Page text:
Surveillance of European Domestic Pig Populations Identifies an Emerging Reservoir of Potentially Zoonotic Swine Influenza A Viruses

Henritzi, D and Petric, P P and Lewis, N S and Graaf, A and Pessia, A and Starick, E and Breithaupt, A and Strebelow, G and Luttermann, C and Parker, L M K and Schröder, C and Hammerschmidt, B and Herrler, G and Beilage, E g and Stadlbauer, D and Simon, V and Krammer, F and Wacheck, S and Pesch, S and Schwemmle, M and Beer, M and Harder, T C (2020) Surveillance of European Domestic Pig Populations Identifies an Emerging Reservoir of Potentially Zoonotic Swine Influenza A Viruses. Cell Host & Microbe, 28 (4). 614-627.e6. ISSN 19313128

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Official URL: https://doi.org/10.1016/j.chom.2020.07.006

Abstract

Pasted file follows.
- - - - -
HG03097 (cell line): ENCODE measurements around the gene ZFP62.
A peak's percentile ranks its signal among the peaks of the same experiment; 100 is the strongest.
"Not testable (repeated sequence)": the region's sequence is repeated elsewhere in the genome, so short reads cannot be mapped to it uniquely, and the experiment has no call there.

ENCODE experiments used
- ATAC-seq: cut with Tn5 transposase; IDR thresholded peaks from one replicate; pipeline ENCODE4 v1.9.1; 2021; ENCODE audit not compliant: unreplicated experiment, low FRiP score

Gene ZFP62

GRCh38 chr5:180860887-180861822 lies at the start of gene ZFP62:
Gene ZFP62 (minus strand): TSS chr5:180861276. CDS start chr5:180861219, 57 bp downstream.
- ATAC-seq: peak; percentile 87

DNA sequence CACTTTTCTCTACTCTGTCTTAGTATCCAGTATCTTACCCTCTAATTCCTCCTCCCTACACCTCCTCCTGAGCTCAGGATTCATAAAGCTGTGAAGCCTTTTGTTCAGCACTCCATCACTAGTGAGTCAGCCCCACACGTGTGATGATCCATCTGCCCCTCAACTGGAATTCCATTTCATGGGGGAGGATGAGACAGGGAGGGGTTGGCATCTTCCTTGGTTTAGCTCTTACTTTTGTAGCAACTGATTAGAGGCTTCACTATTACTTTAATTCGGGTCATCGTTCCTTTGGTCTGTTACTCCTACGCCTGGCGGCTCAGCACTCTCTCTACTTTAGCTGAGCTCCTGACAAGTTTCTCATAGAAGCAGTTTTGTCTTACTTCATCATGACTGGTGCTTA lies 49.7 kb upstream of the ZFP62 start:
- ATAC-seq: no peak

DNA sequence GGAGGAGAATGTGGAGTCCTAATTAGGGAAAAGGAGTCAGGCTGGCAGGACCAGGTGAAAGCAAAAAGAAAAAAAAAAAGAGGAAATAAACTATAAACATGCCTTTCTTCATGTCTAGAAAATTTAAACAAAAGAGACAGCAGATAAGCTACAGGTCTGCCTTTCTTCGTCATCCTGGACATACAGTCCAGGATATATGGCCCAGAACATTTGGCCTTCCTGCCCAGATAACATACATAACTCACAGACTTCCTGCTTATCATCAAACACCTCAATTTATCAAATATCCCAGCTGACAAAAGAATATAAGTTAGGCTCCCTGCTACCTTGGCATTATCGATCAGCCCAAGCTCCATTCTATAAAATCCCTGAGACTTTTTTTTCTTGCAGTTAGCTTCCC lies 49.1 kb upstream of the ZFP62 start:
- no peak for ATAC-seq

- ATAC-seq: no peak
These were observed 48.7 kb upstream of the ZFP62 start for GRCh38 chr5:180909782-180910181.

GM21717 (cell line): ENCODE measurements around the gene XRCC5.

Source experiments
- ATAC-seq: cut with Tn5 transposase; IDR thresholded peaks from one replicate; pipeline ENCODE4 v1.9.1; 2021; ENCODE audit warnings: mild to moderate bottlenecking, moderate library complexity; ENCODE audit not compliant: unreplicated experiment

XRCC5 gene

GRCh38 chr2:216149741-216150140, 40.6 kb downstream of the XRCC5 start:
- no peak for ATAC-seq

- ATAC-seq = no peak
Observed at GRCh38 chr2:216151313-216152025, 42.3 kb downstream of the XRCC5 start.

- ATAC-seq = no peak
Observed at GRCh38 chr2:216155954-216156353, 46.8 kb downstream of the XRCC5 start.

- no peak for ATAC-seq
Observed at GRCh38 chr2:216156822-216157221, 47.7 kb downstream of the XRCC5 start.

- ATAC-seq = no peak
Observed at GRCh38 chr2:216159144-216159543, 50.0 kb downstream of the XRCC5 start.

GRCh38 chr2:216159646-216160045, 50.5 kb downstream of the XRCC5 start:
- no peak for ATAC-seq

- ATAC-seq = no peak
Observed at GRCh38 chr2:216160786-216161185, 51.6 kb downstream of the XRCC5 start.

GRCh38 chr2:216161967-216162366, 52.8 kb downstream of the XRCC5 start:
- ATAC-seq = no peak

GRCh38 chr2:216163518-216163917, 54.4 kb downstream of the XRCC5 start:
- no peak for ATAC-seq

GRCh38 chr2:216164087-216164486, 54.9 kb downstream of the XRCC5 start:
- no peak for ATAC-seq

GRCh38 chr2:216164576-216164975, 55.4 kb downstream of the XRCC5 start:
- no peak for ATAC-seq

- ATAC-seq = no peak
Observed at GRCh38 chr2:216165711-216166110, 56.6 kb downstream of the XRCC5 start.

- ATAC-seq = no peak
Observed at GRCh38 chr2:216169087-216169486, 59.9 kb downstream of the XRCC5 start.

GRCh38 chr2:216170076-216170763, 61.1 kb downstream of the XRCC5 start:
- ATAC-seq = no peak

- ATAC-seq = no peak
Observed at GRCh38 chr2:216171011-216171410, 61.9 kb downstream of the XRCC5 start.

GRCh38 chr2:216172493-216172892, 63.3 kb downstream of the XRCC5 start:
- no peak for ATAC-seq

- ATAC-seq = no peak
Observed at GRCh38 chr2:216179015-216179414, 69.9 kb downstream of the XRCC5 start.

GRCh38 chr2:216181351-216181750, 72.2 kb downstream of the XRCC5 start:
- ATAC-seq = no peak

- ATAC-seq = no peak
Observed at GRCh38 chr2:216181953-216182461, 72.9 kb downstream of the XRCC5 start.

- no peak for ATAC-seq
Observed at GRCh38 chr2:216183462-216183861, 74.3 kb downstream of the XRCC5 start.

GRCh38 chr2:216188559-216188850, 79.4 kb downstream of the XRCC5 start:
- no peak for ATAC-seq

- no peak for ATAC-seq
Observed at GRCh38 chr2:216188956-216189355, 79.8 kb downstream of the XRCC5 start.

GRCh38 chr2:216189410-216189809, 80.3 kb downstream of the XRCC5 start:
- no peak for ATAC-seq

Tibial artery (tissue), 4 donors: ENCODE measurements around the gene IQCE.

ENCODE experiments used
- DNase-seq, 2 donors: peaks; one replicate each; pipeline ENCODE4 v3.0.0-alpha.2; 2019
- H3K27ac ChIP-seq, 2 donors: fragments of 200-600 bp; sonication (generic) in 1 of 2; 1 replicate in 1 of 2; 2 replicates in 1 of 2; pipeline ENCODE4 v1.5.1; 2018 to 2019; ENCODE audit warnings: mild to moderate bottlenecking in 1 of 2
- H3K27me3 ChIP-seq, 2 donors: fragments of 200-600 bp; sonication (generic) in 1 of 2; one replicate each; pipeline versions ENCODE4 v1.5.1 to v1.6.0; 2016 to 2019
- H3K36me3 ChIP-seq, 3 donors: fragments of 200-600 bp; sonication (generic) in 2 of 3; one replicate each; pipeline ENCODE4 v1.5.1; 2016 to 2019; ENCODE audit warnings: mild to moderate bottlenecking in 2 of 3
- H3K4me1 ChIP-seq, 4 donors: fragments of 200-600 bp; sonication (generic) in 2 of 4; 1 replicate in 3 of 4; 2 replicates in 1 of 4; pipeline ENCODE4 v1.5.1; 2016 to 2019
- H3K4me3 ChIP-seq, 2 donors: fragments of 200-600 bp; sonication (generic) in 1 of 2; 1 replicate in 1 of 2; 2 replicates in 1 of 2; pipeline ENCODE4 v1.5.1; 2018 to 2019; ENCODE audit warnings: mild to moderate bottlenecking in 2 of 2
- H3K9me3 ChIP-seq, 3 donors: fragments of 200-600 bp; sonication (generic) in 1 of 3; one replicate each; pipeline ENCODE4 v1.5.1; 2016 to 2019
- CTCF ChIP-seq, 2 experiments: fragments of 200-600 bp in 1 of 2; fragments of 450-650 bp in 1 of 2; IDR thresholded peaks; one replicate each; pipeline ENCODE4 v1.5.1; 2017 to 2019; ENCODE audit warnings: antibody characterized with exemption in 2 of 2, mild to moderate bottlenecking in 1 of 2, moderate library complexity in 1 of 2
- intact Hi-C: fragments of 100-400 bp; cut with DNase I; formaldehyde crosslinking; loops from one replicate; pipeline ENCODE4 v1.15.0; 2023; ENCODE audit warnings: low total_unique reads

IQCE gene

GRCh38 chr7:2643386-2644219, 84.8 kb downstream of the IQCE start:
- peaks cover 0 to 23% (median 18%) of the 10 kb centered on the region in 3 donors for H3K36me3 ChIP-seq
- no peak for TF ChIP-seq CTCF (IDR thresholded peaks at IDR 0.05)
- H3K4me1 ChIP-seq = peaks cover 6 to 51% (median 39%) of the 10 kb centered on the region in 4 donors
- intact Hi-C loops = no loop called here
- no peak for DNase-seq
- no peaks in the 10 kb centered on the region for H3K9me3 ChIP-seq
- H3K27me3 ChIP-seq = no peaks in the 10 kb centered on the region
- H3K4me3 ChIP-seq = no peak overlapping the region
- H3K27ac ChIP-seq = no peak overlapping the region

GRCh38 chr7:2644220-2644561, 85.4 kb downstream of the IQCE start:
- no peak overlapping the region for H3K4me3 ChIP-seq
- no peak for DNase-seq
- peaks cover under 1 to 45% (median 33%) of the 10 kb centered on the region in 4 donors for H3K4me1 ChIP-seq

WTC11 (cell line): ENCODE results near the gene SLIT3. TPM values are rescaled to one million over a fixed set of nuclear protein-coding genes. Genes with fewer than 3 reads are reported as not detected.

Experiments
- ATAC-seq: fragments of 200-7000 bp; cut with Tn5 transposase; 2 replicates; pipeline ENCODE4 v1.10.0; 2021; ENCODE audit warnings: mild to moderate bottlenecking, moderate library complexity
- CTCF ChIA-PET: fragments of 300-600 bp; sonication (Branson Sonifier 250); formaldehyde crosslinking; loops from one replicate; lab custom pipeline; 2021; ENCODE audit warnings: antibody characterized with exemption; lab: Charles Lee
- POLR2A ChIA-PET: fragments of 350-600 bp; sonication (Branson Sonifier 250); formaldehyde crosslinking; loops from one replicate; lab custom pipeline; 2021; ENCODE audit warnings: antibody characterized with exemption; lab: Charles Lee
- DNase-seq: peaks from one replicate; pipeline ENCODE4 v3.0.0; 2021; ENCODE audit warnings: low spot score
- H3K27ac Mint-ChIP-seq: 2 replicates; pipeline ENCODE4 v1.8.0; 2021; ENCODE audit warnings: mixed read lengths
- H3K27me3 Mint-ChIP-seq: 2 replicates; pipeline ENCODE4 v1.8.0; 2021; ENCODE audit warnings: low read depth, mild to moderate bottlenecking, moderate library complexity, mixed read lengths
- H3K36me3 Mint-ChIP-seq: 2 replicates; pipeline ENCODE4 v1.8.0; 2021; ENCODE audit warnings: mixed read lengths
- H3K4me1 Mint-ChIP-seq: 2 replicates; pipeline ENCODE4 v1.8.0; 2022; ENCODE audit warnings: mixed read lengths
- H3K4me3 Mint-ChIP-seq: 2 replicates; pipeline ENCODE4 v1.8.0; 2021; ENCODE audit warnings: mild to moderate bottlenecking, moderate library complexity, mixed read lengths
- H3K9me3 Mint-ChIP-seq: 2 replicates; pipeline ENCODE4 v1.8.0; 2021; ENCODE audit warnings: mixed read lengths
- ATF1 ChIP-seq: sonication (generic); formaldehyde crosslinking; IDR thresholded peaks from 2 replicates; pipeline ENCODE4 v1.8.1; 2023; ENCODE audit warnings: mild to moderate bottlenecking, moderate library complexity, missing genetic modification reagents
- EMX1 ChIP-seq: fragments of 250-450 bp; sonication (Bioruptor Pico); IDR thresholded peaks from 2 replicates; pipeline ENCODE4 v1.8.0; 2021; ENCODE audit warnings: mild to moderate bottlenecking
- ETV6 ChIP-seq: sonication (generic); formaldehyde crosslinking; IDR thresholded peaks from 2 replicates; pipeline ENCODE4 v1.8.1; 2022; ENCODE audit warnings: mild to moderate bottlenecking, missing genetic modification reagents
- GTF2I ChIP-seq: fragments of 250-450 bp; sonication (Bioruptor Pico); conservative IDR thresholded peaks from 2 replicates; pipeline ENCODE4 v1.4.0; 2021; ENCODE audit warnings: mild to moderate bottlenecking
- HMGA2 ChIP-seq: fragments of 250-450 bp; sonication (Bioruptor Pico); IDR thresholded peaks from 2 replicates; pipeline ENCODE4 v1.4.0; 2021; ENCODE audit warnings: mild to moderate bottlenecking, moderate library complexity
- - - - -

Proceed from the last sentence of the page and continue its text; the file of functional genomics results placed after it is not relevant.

Swine influenza A viruses (swIAVs) can play a crucial role in the generation of new human pandemic viruses. In this study, in-depth passive surveillance comprising nearly 2,500 European swine holdings and more than 18,000 individual samples identified a year-round presence of up to four major swIAV lineages on more than 50% of farms surveilled. Phylogenetic analyses show that intensive reassortment with human pandemic A(H1N1)/2009 (H1pdm) virus produced an expanding and novel repertoire of at least 31 distinct swIAV genotypes and 12 distinct hemagglutinin/neuraminidase combinations with largely unknown consequences for virulence and host tropism. Several viral isolates were resistant to the human antiviral MxA protein, a prerequisite for zoonotic transmission and stable introduction into human populations. A pronounced antigenic variation was noted in swIAV, and several H1pdm lineages antigenically distinct from current seasonal human H1pdm co-circulate in swine. Thus, European swine populations represent reservoirs for emerging IAV strains with zoonotic and, possibly, pre-pandemic potential.

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